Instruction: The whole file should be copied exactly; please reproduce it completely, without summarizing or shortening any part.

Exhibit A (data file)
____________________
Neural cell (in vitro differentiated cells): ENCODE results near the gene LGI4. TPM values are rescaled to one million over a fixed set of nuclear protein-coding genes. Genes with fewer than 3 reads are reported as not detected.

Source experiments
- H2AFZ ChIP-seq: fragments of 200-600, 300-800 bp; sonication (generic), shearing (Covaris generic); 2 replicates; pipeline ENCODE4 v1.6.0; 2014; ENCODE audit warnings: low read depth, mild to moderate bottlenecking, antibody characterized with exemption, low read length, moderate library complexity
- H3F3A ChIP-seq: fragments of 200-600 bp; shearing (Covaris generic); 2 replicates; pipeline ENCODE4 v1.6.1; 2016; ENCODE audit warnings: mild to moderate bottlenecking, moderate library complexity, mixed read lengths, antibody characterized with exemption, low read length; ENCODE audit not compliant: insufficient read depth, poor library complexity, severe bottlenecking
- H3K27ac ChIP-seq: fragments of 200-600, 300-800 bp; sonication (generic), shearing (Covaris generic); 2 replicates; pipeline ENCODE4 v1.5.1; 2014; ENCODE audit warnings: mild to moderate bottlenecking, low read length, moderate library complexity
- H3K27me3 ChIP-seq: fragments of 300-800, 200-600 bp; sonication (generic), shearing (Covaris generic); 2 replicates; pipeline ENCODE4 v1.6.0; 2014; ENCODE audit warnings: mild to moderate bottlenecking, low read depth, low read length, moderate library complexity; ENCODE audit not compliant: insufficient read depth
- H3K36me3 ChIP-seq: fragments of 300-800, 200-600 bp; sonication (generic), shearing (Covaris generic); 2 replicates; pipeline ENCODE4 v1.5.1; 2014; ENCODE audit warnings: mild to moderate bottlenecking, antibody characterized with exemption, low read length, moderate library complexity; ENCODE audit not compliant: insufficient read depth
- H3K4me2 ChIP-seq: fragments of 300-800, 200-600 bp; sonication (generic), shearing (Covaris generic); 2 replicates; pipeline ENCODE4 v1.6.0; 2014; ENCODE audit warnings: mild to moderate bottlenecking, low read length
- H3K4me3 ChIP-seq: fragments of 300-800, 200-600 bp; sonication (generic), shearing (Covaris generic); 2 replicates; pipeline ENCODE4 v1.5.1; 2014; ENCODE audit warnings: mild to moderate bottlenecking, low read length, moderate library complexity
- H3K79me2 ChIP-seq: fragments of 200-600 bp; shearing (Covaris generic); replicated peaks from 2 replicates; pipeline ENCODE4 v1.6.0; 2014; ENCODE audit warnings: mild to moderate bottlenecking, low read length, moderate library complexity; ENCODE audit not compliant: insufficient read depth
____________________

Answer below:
Neural cell (in vitro differentiated cells): ENCODE results near the gene LGI4. TPM values are rescaled to one million over a fixed set of nuclear protein-coding genes. Genes with fewer than 3 reads are reported as not detected.

Source experiments
- H2AFZ ChIP-seq: fragments of 200-600, 300-800 bp; sonication (generic), shearing (Covaris generic); 2 replicates; pipeline ENCODE4 v1.6.0; 2014; ENCODE audit warnings: low read depth, mild to moderate bottlenecking, antibody characterized with exemption, low read length, moderate library complexity
- H3F3A ChIP-seq: fragments of 200-600 bp; shearing (Covaris generic); 2 replicates; pipeline ENCODE4 v1.6.1; 2016; ENCODE audit warnings: mild to moderate bottlenecking, moderate library complexity, mixed read lengths, antibody characterized with exemption, low read length; ENCODE audit not compliant: insufficient read depth, poor library complexity, severe bottlenecking
- H3K27ac ChIP-seq: fragments of 200-600, 300-800 bp; sonication (generic), shearing (Covaris generic); 2 replicates; pipeline ENCODE4 v1.5.1; 2014; ENCODE audit warnings: mild to moderate bottlenecking, low read length, moderate library complexity
- H3K27me3 ChIP-seq: fragments of 300-800, 200-600 bp; sonication (generic), shearing (Covaris generic); 2 replicates; pipeline ENCODE4 v1.6.0; 2014; ENCODE audit warnings: mild to moderate bottlenecking, low read depth, low read length, moderate library complexity; ENCODE audit not compliant: insufficient read depth
- H3K36me3 ChIP-seq: fragments of 300-800, 200-600 bp; sonication (generic), shearing (Covaris generic); 2 replicates; pipeline ENCODE4 v1.5.1; 2014; ENCODE audit warnings: mild to moderate bottlenecking, antibody characterized with exemption, low read length, moderate library complexity; ENCODE audit not compliant: insufficient read depth
- H3K4me2 ChIP-seq: fragments of 300-800, 200-600 bp; sonication (generic), shearing (Covaris generic); 2 replicates; pipeline ENCODE4 v1.6.0; 2014; ENCODE audit warnings: mild to moderate bottlenecking, low read length
- H3K4me3 ChIP-seq: fragments of 300-800, 200-600 bp; sonication (generic), shearing (Covaris generic); 2 replicates; pipeline ENCODE4 v1.5.1; 2014; ENCODE audit warnings: mild to moderate bottlenecking, low read length, moderate library complexity
- H3K79me2 ChIP-seq: fragments of 200-600 bp; shearing (Covaris generic); replicated peaks from 2 replicates; pipeline ENCODE4 v1.6.0; 2014; ENCODE audit warnings: mild to moderate bottlenecking, low read length, moderate library complexity; ENCODE audit not compliant: insufficient read depth